Last night on Twitter, Dave Cameron responded to a statement made by Michael Morse that he was vehemently against being used in the designated hitter role: "My suggestion to all these guys that don't want to DH - Don't suck at fielding, then." That quote leads to today's post which is: Six fielders who should be DHs. Why six? Who knows. All posts in the last week have started with six. Just humor me.
The problem identifying the top six worst defensive players is that Fangraphs and Baseball-reference.com do not always agree on defensive statistics. So the criteria becomes, then, who do both sites agree on as woeful fielders? Three years of data was used in the criteria and then players who are playing out of position are taken out. For example, nobody has lost more runs to average for his fielding than Shawn Kemp. Well, that is because he should not be playing center field. Should we punish Kemp for playing out of position? Perhaps so. But it did not seem fair here because he might actually be good in left or right fields.
So, without further ado, here are six fielders that should be DH's
1. Mark Reynolds - Reynolds has been just about the worst third baseman that baseball has seen in the last twenty years. The Orioles finally got a hint and moved him to first base halfway through last season. And from what was seen of Reynolds there on television, the move seemed to work pretty well. Except the numbers do not agree. According to the fielding metrics, Reynolds was just as bad at first base for his time there (-8). Reynolds has now lost 38 runs for his teams over the last three seasons which is about three and a half wins. In five seasons, he has lost 61 runs for his teams. Ugh. Hey, at least he did not strike out so much.
2. Chris Johnson - Johnson might be one of those guys who is out of position at third base. The Astros did have him play first base for six games last season. And there is a reason why people lump these players into the 1B/DH category like they are the same thing. I do not agree and think first base is a highly underrated important position on the infield. But either way, Johnson should not wear a glove. He has cost his team 32 runs in the field in the last three seasons.
3. Ryan Doumit - This catcher turned outfielder is heading quickly into a DH for the Twins and that is a very good thing. Doumit can hit but he was just about the worst fielding catcher in baseball and him plodding around the outfield is downright scary. His affectionate name here is "DumbMitt." As a catcher, he allowed nine passed balls in two out of three seasons. One of those seasons led the league. He can't throw anyone out either. The Twins used him 48 times as the DH last season. Keep him there, Twinkies.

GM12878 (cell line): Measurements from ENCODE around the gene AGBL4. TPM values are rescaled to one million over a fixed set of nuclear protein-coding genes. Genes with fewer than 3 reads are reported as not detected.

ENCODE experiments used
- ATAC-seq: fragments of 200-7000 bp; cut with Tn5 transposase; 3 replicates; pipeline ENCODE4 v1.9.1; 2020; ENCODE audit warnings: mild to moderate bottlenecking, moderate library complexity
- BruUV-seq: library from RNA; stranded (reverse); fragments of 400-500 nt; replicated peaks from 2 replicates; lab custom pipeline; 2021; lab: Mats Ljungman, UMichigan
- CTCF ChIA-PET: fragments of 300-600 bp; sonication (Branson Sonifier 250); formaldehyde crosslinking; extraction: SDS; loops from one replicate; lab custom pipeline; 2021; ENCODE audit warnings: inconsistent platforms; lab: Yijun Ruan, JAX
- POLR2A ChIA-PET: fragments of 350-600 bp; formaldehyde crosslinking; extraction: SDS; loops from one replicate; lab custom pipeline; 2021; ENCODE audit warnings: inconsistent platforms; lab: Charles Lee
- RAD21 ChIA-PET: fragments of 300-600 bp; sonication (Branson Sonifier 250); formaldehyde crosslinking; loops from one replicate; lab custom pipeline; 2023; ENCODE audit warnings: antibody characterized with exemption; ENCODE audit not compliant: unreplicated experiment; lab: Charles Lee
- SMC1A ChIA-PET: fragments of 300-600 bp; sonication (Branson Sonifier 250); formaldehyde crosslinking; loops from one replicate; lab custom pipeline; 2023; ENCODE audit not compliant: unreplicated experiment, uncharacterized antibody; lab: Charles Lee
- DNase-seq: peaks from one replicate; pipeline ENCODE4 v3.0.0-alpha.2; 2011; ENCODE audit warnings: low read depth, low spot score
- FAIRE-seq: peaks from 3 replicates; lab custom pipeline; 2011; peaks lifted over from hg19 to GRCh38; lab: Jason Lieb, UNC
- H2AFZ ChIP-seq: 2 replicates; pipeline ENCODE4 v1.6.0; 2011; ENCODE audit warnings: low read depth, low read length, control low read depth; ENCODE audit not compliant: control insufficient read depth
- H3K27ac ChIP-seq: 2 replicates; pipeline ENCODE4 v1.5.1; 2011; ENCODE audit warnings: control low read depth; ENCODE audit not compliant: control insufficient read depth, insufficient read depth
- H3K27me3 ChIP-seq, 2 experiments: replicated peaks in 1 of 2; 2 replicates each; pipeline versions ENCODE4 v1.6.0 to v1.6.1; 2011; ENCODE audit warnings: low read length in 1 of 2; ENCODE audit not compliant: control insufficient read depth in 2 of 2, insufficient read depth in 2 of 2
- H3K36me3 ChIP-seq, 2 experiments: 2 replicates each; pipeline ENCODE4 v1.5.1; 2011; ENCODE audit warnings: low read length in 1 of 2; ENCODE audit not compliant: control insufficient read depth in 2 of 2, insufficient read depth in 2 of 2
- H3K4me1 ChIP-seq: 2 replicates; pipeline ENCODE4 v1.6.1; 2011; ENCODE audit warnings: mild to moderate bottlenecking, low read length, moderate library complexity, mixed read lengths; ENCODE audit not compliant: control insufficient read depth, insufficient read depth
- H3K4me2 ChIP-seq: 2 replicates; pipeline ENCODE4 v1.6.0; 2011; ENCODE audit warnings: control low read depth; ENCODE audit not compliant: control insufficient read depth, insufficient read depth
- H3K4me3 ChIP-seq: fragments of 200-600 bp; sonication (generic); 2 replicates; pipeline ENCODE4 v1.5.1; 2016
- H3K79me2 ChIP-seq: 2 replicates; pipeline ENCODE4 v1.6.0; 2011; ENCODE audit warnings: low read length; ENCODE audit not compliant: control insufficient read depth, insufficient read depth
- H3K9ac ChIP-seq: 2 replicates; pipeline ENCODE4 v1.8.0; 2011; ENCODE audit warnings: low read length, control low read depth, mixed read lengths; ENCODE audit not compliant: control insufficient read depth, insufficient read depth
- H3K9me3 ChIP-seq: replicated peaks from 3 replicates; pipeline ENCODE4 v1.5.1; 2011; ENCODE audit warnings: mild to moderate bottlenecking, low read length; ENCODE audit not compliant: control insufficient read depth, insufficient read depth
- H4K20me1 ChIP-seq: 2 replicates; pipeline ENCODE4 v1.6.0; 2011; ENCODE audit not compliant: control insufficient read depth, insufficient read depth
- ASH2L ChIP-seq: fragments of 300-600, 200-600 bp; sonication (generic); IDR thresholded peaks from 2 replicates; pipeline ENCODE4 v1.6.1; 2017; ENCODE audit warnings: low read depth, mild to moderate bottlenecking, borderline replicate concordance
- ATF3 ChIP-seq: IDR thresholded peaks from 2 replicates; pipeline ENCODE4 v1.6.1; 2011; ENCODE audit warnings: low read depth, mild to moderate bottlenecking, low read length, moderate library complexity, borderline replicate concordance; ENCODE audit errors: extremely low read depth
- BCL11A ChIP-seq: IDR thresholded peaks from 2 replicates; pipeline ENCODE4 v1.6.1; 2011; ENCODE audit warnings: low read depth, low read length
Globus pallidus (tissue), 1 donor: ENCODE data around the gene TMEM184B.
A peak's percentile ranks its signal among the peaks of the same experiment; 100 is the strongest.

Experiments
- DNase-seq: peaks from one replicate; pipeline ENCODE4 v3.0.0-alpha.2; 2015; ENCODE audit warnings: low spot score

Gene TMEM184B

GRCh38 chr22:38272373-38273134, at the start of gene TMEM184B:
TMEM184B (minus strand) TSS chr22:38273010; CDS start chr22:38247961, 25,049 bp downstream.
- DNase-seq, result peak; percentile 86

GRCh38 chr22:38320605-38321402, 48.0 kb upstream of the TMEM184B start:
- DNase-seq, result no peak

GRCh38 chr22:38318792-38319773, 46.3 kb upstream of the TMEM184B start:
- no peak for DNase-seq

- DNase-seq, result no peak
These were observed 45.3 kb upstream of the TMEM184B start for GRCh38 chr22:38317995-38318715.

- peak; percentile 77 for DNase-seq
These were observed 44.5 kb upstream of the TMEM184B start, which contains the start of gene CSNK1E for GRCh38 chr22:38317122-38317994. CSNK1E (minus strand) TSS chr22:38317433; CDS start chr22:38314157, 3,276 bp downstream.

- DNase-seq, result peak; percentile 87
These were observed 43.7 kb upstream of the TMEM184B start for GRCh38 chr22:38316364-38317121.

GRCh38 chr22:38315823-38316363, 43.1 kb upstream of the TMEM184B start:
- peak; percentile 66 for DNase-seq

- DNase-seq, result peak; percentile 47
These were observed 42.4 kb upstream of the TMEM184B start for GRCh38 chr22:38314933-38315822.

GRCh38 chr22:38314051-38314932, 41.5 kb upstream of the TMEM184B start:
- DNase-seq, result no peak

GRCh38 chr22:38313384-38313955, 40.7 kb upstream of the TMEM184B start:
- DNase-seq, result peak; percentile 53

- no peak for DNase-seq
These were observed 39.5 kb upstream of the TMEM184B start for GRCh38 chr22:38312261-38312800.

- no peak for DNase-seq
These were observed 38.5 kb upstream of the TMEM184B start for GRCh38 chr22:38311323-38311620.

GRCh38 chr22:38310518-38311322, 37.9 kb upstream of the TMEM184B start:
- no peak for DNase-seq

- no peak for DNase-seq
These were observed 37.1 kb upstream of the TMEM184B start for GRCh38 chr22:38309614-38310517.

4. Wilson Betemit - It has always confused me that teams have constantly desired Betemit as a player. Oh, he is versatile and can play all four infield positions...poorly. In fact, his last name is an oxymoron. He is certainly not a bettemitt. He is a worse mitt. Betemit has cost his teams 29 runs in just about the fewest games played on our list for the three years (281). He is a DH and a DH only. He is not versatile but simply can play awful defense in more positions than most people.
5. Mike Morse - Morse is built like a Greek god or something. The guy is a stud. Perhaps he should have been a tight end in football. Or perhaps the women think he has a tight end. But he is more the Johnny Five kind of muscular guy than anything else. There is a reason Morse is fighting the DH role...because he is one. He is not a good first baseman. He is not a good right fielder. He is not a good left fielder. He is a handsome devil of a DH if there ever was one.
6. Carlos Quentin / Ty Wigginton - Quentin has had some injury problems to his wheels over the years, so perhaps this is unfair. But the facts are the facts. Quentin has played parts of six seasons, all in the outfield, and yet has 24 errors. That is a lot for an outfielder. He improved to terrible from really really bad with the Padres last season. He only cost them 8 runs this past season after having double digit types of bad seasons before that. But B-R somewhat disagrees with Fangraphs how bad he has been Wigginton has played for a bunch of teams at a bunch of positions and is really not that good at any of them. According to B-R, he has cost his teams 118 runs in his career. Yeesh. He has played five different positions and all were played poorly.
So there you have it. Those are six players (seven really) who have been so bad on defense that they should be DHs. What other thing do they all have in common? They are all bad base runners too. Slow and fielding do not usually go together well. But speed, or lack of it, does sort of define the DH position.